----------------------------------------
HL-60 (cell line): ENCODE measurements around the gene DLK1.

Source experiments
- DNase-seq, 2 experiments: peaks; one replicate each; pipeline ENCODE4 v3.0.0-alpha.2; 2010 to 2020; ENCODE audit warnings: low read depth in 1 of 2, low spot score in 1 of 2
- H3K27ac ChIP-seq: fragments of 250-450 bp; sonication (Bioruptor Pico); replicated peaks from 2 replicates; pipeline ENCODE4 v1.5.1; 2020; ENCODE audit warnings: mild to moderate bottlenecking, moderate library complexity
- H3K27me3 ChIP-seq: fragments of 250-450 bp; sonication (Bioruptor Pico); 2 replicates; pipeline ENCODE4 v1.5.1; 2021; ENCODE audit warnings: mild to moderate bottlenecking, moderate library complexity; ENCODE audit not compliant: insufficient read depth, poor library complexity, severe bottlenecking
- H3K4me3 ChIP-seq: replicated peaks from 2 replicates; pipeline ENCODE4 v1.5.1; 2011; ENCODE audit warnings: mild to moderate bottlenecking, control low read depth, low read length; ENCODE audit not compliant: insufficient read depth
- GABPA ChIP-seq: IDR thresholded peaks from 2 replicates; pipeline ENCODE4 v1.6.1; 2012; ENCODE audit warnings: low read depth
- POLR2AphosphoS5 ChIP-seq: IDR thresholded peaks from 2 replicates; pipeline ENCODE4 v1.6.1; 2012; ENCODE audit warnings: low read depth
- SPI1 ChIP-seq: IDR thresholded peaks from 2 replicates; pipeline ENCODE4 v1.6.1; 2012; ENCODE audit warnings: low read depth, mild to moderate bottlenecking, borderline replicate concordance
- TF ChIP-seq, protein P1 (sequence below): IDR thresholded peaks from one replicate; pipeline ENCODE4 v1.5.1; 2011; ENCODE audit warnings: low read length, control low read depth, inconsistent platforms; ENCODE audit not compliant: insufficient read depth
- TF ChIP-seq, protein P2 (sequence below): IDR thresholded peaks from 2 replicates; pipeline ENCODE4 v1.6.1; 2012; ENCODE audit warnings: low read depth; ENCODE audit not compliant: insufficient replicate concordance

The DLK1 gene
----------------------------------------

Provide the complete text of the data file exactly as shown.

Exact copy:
HL-60 (cell line): ENCODE measurements around the gene DLK1.

Source experiments
- DNase-seq, 2 experiments: peaks; one replicate each; pipeline ENCODE4 v3.0.0-alpha.2; 2010 to 2020; ENCODE audit warnings: low read depth in 1 of 2, low spot score in 1 of 2
- H3K27ac ChIP-seq: fragments of 250-450 bp; sonication (Bioruptor Pico); replicated peaks from 2 replicates; pipeline ENCODE4 v1.5.1; 2020; ENCODE audit warnings: mild to moderate bottlenecking, moderate library complexity
- H3K27me3 ChIP-seq: fragments of 250-450 bp; sonication (Bioruptor Pico); 2 replicates; pipeline ENCODE4 v1.5.1; 2021; ENCODE audit warnings: mild to moderate bottlenecking, moderate library complexity; ENCODE audit not compliant: insufficient read depth, poor library complexity, severe bottlenecking
- H3K4me3 ChIP-seq: replicated peaks from 2 replicates; pipeline ENCODE4 v1.5.1; 2011; ENCODE audit warnings: mild to moderate bottlenecking, control low read depth, low read length; ENCODE audit not compliant: insufficient read depth
- GABPA ChIP-seq: IDR thresholded peaks from 2 replicates; pipeline ENCODE4 v1.6.1; 2012; ENCODE audit warnings: low read depth
- POLR2AphosphoS5 ChIP-seq: IDR thresholded peaks from 2 replicates; pipeline ENCODE4 v1.6.1; 2012; ENCODE audit warnings: low read depth
- SPI1 ChIP-seq: IDR thresholded peaks from 2 replicates; pipeline ENCODE4 v1.6.1; 2012; ENCODE audit warnings: low read depth, mild to moderate bottlenecking, borderline replicate concordance
- TF ChIP-seq, protein P1 (sequence below): IDR thresholded peaks from one replicate; pipeline ENCODE4 v1.5.1; 2011; ENCODE audit warnings: low read length, control low read depth, inconsistent platforms; ENCODE audit not compliant: insufficient read depth
- TF ChIP-seq, protein P2 (sequence below): IDR thresholded peaks from 2 replicates; pipeline ENCODE4 v1.6.1; 2012; ENCODE audit warnings: low read depth; ENCODE audit not compliant: insufficient replicate concordance

The DLK1 gene